THE OLD-NEW leapfrog ethos also crops up in Elena Rotenberg’s layout, This Rock and All of the Remaining Ones. The exhibition, curated by Avi Sabah, won Rotenberg the Osnat Mozes Painting Prize for a Young Artist with the complementary elements in her work drawing the attention of the prize committee. In their statement, the committee members noted, “Elena Rotenberg’s paintings arouse curiosity, attesting to painterly intelligence rife with ‘street knowledge’ and ‘studio wisdom.’ They call upon the viewer to draw nearer and linger on the elusive details comprising their subjects, which are simultaneously familiar and unfamiliar.”

ROT ENBERG DIPS into familial baggage, and her family’s relocation from Russia. (Credit: Courtesy)

I’d go along with the latter observation. There is a futuristic feel to the Soviet-born artist’s work, but there is also something almost simplistic and homey in there, too. One of the more compelling items in her impressive showing is called Alaesh (“On the Grill”). At first glance you get the impression that you might be looking at a pastoral landscape scene from the past. But then you note the barbecue apparatus and smoke spiraling upward amid a sprawling lawn and clumps of trees dotted around the background.

“Each year, when we choose the prize winner, we look for something different,” notes Jerusalem Artists House director Rutie Zadka. “There is a whole generation of artists that are growing up into a new world.”

Part of the director’s remark was aimed at the inclusion of various technological developments, both in the creative process and, in Rotenberg’s case, in the final visual result. Quite a few of the works on display feature the artist’s parents globe-trotting their way from one tourist attraction to another.

“That’s the selfie culture,” Zadka notes. “That’s not my generation,” she laughs.

Rotenberg certainly has a knack for taking seemingly banal scenes and infusing them with new life and new planes of appreciation. And she readily admits to straddling at least a couple of areas of thought.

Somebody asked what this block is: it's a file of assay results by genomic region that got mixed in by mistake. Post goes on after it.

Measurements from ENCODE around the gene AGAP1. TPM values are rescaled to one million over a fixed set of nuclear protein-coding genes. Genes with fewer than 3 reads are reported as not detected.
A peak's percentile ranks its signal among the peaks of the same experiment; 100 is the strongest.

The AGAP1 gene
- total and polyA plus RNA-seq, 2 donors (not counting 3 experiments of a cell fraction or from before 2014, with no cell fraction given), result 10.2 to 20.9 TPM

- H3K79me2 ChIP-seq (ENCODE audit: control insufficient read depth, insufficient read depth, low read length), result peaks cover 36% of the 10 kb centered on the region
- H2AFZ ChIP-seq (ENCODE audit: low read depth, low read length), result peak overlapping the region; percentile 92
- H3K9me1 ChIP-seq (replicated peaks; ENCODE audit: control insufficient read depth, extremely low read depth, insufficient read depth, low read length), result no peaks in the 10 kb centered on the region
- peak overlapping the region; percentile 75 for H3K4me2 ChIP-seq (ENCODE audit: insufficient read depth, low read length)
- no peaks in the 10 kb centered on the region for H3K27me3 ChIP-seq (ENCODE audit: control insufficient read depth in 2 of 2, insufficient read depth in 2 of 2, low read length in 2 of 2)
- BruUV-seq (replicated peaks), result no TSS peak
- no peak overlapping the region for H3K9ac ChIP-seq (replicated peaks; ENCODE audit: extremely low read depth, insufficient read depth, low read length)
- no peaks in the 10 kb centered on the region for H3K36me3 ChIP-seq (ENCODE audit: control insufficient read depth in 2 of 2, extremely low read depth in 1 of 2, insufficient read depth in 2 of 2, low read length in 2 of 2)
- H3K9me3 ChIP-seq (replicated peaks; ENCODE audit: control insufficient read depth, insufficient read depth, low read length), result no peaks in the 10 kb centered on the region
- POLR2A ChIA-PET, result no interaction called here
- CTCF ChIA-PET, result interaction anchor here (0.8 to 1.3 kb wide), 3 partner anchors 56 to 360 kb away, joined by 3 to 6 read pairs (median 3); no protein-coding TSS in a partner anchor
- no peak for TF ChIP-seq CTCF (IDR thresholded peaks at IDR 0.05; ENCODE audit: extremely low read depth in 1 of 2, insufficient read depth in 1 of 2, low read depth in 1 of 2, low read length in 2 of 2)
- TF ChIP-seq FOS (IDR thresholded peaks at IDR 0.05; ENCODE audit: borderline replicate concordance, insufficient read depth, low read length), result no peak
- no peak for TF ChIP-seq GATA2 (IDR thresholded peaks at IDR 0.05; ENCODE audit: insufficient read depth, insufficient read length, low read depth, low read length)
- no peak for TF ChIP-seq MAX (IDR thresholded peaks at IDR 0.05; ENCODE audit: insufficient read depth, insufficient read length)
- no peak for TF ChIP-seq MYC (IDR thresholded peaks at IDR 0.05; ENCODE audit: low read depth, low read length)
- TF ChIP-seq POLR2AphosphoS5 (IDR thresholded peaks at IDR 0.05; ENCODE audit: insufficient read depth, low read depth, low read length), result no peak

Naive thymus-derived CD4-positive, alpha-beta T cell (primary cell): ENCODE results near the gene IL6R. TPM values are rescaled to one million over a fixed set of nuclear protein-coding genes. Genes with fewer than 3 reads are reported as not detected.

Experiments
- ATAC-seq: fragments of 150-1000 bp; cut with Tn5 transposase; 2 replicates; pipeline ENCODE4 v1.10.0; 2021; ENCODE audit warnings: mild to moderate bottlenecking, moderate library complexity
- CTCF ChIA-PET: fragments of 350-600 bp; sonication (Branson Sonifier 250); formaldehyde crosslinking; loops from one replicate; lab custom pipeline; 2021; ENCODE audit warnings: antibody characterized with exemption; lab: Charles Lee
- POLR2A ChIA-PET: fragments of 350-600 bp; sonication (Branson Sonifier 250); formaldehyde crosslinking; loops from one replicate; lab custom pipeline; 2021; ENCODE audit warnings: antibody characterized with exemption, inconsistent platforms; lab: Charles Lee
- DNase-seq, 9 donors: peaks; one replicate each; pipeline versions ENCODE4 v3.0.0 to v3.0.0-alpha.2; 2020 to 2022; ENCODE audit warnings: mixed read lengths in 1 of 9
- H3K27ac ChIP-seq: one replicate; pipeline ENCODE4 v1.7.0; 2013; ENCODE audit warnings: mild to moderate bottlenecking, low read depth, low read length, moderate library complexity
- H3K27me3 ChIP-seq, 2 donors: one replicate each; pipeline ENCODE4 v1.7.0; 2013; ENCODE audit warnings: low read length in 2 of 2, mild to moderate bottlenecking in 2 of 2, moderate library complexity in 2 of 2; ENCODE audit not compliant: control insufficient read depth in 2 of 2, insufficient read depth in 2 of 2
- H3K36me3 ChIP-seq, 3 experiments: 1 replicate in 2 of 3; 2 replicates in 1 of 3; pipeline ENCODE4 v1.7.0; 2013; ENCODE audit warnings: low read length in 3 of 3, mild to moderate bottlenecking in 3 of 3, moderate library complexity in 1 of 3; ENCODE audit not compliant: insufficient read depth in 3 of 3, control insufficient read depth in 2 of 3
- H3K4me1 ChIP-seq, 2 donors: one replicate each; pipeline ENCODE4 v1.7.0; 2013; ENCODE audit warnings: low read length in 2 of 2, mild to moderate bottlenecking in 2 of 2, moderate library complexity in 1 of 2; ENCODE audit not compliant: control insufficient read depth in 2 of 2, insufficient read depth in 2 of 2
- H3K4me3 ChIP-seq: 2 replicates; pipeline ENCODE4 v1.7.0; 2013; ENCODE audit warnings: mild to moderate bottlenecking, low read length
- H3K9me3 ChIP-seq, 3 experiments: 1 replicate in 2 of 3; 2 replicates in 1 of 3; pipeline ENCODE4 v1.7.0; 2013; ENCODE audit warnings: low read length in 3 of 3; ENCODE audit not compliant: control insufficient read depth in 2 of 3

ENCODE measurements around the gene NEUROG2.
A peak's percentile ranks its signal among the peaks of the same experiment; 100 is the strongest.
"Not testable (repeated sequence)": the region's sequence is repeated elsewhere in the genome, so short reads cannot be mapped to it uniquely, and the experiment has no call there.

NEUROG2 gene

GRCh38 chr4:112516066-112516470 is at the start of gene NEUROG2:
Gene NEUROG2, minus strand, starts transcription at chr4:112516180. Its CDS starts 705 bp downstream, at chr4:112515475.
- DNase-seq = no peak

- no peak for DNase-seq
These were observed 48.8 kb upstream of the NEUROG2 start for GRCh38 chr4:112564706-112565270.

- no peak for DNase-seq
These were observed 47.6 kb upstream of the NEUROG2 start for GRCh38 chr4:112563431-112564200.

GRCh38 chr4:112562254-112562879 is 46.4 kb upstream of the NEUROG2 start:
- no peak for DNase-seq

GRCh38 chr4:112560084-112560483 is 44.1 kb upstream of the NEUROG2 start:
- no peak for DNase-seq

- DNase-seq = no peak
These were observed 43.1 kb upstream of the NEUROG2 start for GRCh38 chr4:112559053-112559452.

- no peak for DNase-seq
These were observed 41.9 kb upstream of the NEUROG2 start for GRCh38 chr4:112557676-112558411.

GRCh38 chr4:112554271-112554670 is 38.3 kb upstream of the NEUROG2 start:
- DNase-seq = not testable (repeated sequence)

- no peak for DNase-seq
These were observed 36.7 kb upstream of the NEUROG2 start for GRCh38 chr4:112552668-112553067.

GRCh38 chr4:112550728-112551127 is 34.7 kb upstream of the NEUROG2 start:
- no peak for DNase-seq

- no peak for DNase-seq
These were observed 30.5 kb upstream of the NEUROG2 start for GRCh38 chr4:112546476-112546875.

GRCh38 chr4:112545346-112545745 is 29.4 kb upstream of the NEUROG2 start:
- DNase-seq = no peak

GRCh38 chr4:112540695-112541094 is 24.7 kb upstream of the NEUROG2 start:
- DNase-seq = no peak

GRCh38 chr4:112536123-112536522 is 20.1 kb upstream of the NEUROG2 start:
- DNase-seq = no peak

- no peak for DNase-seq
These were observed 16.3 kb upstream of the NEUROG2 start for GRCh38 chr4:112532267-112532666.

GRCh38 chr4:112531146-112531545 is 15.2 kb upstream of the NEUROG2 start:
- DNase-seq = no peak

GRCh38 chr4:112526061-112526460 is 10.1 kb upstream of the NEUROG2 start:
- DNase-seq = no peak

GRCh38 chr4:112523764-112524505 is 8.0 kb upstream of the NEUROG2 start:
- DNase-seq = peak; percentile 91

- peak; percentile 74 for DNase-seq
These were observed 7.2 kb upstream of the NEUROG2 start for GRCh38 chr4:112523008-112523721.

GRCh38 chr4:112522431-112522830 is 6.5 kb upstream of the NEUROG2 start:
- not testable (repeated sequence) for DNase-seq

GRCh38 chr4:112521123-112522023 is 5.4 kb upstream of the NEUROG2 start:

“The figures in the paintings are my parents. They go abroad a lot and they get to all these famous places.”

Rotenberg says her imagination was fired by the interface between human beings – in this case people who are very close to her – and the actual sites they may have only previously known about as iconic elements of the world’s cultural evolution.

“On the one hand there is some sort of legend, or mythology, and you go to a place which has a narrative that is very alien to you. Then again, you have a desire to connect with something tangible.”

That philosophical bifurcation is also reflected in Rotenberg’s mix of acrylic and edited air-brushed selfie images. It makes for compelling and entertaining viewing.

SHRAGA WEILL’S 1953 lithograph, 'The Flute Player,' evokes the early days of the state. (Credit: JERUSALEM ARTISTS’ HOUSE)

Rotenberg also dips into her own baggage, addressing her family’s distant Russian past – she came here at the tender age of two – through a couple of works that reference porcelain statuettes brought to Israel by her grandparents. That, in a nutshell, is a major part of the Jewish people’s history, or of the history of any people or cultural-ethnic group forced to continuously relocate. We know that was part of the reason why many Jews took up trades they could easily transfer to a new geographic, social or political setting.

The artist’s double-take on what she sees around her also comes across in a painting of Mitzpe Ramon, in which she portrays both the majestic natural beauty of the Ramon Crater, with the far less aesthetically pleasing residential buildings of the desert town lurking behind.

Elsewhere in the current exhibition, which runs through November 9, you can find some stirring, and possibly disturbing, paintings by Korin Abisdris and Matia Oren, while the lithographs and illustrations created by leading Kibbutz Ha’artzi artists in 1953 should bring a smile to viewers’ faces.

For more information: 02-625-3652 and

Related Content

October 16, 2019
U.S. Army doesn't want any more Iron Dome systems


Cookie Settings